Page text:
Is Dursan Resistant to TFA in HPLC Testing Applications?

December 14 2018 LC & GC Chromatography

HPLC Medical Background

We tested the corrosion resistance of Dursan® in TFA, a common ion pairing agent in the analysis of peptides and small proteins in HPLC testing.   Is Dursan resistant to TFA in HPLC testing applications?  Here's what we found out.

Trifluoroacetic acid (TFA) is a structural analogue of acetic acid where all three of the acetyl hydrogens are replaced by fluorine atoms as seen in Figure 1.  Dursan TFA structureTFA is a much stronger acid than acetic acid due to the electron withdrawing nature of fluorine to weaken the oxygen-hydrogen bond. It is commonly used in low concentrations as an ion pairing agent in the analysis of peptides and small proteins in liquid chromatography. Dursan can be used in liquid chromatography environments to provide an inert coating to the surface of stainless-steel components such as frits, columns, pumps, and tubing. This blog post will investigate the compatibility between Dursan and TFA and get ideas for Solving HPLC Test Problems.

In this blog post you will learn:

  • The compatibility of Dursan and TFA
  • Corrosion rate of Dursan when exposed to TFA solution
  • Stiction of TFA to Dursan vs. stainless steel.
  • Application of Dursan in HPLC 


The Test

Corrosion coupons were coated with our standard Dursan® coating. They were then subjected to an immersion test as specified by ASTM G31 methodology.  TFA is typically used in protein analysis at concentrations of ~0.1%. The primary area of concern for the Dursan coating is corrosion which is typically accelerated at higher concentrations. For this study we chose to expose coupons to 1% and 2% TFA solutions for 30 days at room temperature. Film thickness, coupon mass, and water contact angle were monitored before and after the 30-day exposure.

Thickness was measured on 5 points of each coupon prior to and after the 30-day exposure. Results are summarized in Table 1. There was no appreciable loss of the Dursan coating due to the TFA exposure. Figure 2 also shows a before and after picture of one of the coupons exposed to the 2% TFA solution. There is no change in appearance. The slight change in thickness is due to not measuring the exact same spot on the coupon before and after exposure.  With the slight variation in film thickness that happens naturally as a result of the deposition conditions, the values appear to change, but they are all within the error of the measurement.  Want to learn more about how our coatings can improve HPLC performance?  Get our HPLC Application Guide.

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 Table 1: Comparative thickness of a Dursan coated coupon before and after 30 day exposure to TFA.

TFA concentration

Average thickness before exposure

Average thickness after exposure


1135 ± 28 nm

1129 ± 29 nm


1128 ± 25 nm

1139 ± 30 nm


Figure 2: Dursan coated corrosion coupon before (A) and after (B) 2% TFA exposure for 30 days. There is no visual difference between the appearance of the coupon.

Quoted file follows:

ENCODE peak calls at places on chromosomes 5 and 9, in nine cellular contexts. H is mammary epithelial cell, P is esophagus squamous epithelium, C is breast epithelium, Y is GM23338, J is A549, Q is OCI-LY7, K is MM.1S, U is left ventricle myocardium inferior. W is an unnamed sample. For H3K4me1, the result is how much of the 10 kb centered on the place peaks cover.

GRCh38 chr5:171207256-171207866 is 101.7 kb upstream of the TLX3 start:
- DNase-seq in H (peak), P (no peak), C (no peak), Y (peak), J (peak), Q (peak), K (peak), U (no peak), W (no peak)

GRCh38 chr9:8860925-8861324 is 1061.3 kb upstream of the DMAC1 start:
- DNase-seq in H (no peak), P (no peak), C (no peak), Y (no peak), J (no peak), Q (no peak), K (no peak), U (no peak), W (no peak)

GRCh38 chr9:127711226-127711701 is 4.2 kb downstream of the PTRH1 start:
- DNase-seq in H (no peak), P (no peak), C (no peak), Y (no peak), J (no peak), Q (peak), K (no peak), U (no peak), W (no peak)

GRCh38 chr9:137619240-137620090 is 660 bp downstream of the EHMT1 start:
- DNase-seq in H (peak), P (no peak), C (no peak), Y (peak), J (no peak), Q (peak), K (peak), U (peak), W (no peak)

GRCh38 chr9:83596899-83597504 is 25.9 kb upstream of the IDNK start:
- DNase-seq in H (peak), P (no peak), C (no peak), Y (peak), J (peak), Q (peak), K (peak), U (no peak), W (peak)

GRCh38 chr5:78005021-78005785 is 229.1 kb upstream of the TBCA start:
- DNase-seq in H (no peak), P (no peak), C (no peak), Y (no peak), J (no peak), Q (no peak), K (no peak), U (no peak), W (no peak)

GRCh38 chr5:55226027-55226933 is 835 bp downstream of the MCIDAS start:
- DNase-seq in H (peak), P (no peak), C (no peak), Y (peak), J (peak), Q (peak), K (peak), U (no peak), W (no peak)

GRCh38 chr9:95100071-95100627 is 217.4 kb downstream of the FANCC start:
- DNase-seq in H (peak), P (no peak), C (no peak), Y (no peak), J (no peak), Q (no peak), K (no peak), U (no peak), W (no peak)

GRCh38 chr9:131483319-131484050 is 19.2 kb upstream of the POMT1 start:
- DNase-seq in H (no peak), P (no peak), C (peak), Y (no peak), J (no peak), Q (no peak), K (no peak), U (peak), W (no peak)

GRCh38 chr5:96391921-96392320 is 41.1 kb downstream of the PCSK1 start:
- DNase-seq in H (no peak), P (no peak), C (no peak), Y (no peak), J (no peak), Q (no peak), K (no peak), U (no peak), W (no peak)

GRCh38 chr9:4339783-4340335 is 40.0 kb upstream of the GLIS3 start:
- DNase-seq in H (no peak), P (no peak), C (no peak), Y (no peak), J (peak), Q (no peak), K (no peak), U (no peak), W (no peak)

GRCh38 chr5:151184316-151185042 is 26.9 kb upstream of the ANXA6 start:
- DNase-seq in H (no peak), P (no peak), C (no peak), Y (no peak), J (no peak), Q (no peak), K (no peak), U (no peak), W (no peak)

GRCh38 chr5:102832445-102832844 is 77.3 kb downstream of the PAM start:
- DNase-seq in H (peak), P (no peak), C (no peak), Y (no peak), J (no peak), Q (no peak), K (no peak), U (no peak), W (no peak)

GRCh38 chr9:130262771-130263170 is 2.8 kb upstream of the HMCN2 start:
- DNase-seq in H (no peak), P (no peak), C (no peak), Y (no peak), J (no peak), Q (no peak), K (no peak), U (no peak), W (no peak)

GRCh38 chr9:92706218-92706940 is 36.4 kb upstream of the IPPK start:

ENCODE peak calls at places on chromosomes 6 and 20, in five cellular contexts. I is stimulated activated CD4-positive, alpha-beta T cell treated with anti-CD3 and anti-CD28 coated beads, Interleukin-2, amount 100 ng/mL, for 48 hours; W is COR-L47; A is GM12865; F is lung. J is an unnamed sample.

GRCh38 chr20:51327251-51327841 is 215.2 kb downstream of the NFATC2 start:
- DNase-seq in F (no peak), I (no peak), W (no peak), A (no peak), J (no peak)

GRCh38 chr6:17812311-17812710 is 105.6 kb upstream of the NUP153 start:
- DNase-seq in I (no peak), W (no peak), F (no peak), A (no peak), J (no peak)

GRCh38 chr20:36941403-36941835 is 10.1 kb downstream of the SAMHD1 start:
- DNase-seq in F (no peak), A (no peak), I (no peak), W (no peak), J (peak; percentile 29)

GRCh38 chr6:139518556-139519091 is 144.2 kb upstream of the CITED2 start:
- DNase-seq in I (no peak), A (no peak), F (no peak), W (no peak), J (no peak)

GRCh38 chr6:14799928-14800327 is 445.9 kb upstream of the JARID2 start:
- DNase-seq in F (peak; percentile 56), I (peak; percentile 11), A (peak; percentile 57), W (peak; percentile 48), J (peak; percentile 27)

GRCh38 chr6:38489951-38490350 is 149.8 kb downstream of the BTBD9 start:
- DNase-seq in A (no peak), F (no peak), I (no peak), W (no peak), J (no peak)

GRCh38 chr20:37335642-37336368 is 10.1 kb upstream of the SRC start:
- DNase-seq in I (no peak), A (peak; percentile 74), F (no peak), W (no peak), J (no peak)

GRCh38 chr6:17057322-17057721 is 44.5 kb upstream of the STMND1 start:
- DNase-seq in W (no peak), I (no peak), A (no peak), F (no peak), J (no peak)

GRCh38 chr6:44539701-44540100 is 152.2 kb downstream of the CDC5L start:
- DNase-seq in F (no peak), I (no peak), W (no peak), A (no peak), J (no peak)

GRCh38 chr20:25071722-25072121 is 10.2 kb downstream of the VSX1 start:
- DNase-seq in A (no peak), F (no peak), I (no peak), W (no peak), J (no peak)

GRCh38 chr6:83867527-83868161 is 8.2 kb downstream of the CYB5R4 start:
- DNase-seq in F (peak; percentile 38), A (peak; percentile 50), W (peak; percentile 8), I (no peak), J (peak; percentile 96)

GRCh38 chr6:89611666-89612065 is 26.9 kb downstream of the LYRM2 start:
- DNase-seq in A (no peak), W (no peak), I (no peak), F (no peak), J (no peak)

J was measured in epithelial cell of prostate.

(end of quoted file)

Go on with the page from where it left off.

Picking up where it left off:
Dursan TFA coupons before and after exposure


Contact Angle Measurement

Finally, contact angle was monitored to investigate the surface chemistry before and after the exposure to TFA. The Dursan coupon had a water contact angle of ~90° prior to the exposure. This is typical for Dursan.  After the 30-day exposure to both 1% and 2% TFA, the water contact angle decreased to ~55°.  This is similar to what occurs when the coating is exposed to a bleach solution for 30 minutes.

Regardless of this change in contact angle, the Dursan surface still shows remarkable anti-fouling properties for proteins.  The bare stainless steel coupon started with a contact angle of ~35°, and after the exposure to TFA, a DI water rinse, 30 minute sonication in DI water and dried at 230°C, the coupons had a contact angle of ~110°C.  This suggests that the TFA sticks to the bare stainless steel readily, and is difficult to remove, which is a well-documented problem with TFA in HPLC applications. The Dursan coupons (which saw the same post exposure conditions) show that TFA does not adhere well to the surface, which is an added benefit when using Dursan coated HPLC components for protein and peptide analysis.  Want more details on how Dursan can improve HPLC test results?

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Dursan Use in HPLC

Dursan® can be applied to most stainless steel HPLC flow path surfaces, improving corrosion resistance in inertness of HPLC systems.  Apply Dursan to:

Laboratory Pipette with Blue Liquid Over Glass Test Tubes.

  • Stainless steel tubing
  • Valves and fittings
  • Columns
  • Needles
  • Glassware
  • Ampules and vials


In conclusion, TFA poses no risk to Dursan coated parts. There is no change in thickness of the coating, and no corrosion occurs of the underlying substrate (in this case 316L stainless steel) during a 30-day exposure to 1-2% TFA solutions at room temperature. The contact angle of the coating does change to become more hydrophilic; however, previous studies have shown that this has little to no effect on the anti-fouling properties for protein analysis. An added benefit of the Dursan coating is that it appears to not allow the TFA to stick to the surface of the coupon, where a bare coupon has evidence of TFA stuck to the surface even after rinsing and sonication of the coupon.

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